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Fort Erie brings industry grievances against Woodbine to Canadian Trade Commission
Having reached an impasse in their attempts to resolve ongoing issues with Woodbine over horse shipping and other related problems, the Fort Erie Live Racing Consortium (FELRC) has filed a grievance with the Canadian Trade Commission in hopes of finding a resolution that benefits the entire horse racing community.
For the past several race seasons, Woodbine has implemented a horse shipping policy which, in the opinion of the FELRC’s board of directors, is designed to starve Fort Erie of its necessary horse supply by restricting the movement of horses between the two tracks. According to the board, this amounts to Woodbine abusing its position as the dominant market force, which is hampering Fort Erie’s ability to run a business and a fulsome race calendar.
“Woodbine holds a near monopoly in our industry,” explained Jim Thibert, CEO of the FELRC, who noted that Ontario Racing, the provincial governing body for horse racing, has little to no powers to mitigate issues between tracks and is administered entirely though Ontario Racing Management Inc., a wholly owned subsidiary of Woodbine.
“Woodbine’s business practices towards Fort Erie are unfair and clearly predatorial. While this situation is particularly harmful for the continued existence of racing at Fort Erie, it is genuinely harmful for the owners, trainers, jockeys and others employed directly in racing and indirectly in services to the thoroughbred racing industry in Ontario.”
Another example of Woodbine’s refusal to collaborate in the best interest of the horse racing industry at large is their adjusted calendar for the Canadian Triple Crown. By far the largest attraction in Canadian horse racing, the Triple Crown begins with the King’s Plate at Woodbine, followed by the Prince of Wales Stakes at Fort Erie, and finally the Breeder’s Stakes back at Woodbine.
Traditionally the three races were held consecutively in June, July, then August, however, during the COVID crisis, certain restrictions necessitated moving the first jewel of the crown, the King’s Plate, to later in the summer. This pushed Fort Erie’s signature race, the Prince of Wales Stakes, out of the summer tourism season, and into September.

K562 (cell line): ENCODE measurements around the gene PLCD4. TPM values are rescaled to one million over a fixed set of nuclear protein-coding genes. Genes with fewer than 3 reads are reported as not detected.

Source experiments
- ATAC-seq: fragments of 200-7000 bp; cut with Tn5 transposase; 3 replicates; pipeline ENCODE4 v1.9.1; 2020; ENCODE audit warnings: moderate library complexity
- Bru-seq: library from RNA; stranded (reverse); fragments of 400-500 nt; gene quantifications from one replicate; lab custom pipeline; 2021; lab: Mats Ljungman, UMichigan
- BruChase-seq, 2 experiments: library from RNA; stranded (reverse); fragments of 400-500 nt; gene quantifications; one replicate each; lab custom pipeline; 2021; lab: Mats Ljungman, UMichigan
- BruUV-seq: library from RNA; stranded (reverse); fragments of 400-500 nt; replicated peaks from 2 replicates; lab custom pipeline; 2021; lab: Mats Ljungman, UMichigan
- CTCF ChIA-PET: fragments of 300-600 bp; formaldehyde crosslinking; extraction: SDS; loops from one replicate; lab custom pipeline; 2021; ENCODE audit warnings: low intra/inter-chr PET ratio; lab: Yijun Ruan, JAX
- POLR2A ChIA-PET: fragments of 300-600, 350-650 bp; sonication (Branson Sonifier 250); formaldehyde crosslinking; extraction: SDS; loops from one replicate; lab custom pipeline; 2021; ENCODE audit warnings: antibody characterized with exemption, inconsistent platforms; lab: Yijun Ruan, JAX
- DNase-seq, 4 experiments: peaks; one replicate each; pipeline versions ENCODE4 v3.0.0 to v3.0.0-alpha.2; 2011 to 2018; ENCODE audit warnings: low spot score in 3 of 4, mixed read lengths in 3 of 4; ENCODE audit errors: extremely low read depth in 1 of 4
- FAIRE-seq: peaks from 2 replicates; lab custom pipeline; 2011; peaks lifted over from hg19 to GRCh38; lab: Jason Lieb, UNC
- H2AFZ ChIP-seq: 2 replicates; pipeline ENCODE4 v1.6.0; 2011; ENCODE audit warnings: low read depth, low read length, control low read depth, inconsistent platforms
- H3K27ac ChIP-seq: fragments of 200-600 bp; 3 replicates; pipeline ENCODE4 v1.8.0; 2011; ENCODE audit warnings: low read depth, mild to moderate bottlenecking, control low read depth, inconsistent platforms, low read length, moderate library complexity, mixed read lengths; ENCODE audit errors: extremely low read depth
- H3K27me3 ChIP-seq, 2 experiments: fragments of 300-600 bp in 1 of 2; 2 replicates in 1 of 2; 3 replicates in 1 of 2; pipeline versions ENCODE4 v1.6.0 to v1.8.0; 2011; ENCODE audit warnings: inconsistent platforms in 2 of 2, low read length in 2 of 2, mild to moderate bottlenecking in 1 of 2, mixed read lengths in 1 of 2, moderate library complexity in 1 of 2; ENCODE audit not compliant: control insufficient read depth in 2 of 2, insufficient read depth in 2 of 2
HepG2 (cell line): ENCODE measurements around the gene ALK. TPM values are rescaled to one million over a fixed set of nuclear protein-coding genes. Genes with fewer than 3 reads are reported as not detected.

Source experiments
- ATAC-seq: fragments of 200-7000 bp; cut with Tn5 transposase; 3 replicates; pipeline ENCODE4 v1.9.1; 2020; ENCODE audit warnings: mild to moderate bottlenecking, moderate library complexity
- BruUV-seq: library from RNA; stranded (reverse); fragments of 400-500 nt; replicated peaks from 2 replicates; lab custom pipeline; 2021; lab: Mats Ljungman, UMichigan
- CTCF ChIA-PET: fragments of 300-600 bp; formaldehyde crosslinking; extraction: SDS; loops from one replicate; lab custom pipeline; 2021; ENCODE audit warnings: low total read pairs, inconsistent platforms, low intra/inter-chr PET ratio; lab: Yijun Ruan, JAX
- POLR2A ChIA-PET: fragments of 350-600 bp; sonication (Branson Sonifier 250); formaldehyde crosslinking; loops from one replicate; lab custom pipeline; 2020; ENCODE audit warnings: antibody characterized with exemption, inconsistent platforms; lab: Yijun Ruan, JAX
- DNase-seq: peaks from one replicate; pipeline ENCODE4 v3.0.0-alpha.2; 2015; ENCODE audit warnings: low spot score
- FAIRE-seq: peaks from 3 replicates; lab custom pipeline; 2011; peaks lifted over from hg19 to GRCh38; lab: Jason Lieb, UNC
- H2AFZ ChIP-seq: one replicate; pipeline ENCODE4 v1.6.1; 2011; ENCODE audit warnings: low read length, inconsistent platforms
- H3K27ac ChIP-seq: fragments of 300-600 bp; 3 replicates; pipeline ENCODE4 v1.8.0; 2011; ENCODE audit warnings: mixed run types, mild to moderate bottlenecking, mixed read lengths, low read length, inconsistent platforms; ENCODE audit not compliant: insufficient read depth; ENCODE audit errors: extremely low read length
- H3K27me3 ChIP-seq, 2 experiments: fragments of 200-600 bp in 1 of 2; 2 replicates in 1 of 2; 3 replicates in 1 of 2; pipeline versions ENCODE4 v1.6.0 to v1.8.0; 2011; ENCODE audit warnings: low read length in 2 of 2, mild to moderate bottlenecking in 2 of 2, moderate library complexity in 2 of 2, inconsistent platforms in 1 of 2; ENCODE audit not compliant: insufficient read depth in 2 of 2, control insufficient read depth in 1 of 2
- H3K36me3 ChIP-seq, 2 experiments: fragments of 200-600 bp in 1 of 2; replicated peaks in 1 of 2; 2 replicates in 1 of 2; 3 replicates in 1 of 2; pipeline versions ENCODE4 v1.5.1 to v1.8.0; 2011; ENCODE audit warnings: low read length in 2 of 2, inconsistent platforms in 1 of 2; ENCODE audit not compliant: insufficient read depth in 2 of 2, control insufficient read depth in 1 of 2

With the pandemic over, Woodbine has refused to move the King’s Plate back to its regular spring date, or even a mutually planned date, forcing Fort Erie to keep the Prince of Wales Stakes in September.
“The Prince of Wales Stakes has a long tradition of being one of the biggest summertime tourist attractions in our town,” said Fort Erie councillor George McDermott. “The Fort Erie Race Track was accommodating during the COVID crisis and moved their Triple Crown race down the calendar, but the pandemic is behind us now and Woodbine should be moving the King’s Plate back to June in order to let the Prince of Wales Stakes move back to July, because having it after Labour Day, when the key summer tourism season is over, does not allow Fort Erie to meet its maximum potential for such a historic and esteemed event.”
On-track wagering and attendance at the Prince of Wales Stakes has taken a significant downturn since it was forced by Woodbine to move out of the summer tourism season. Fort Erie even offered a compromise, requesting Woodbine to move the King’s Plate back by just two weeks in order to allow the Prince of Wales Stakes to land on the Labour Day long weekend. This request was blatantly ignored by Woodbine.
Further demonstration of Woodbine’s hostility is their continued practice of greatly inflating purses in lower level races compared to Fort Erie’s, especially claiming races. The use of provincial subsidies for horse racing should not be allowed especially when Woodbine is increasingly running more and more of Fort Erie’s race offerings.
Taken as a whole, Woodbine’s continued refusal to cooperate and work together for the good of the industry has left Fort Erie with little recourse but to take its grievances to the Canadian Trade Commission.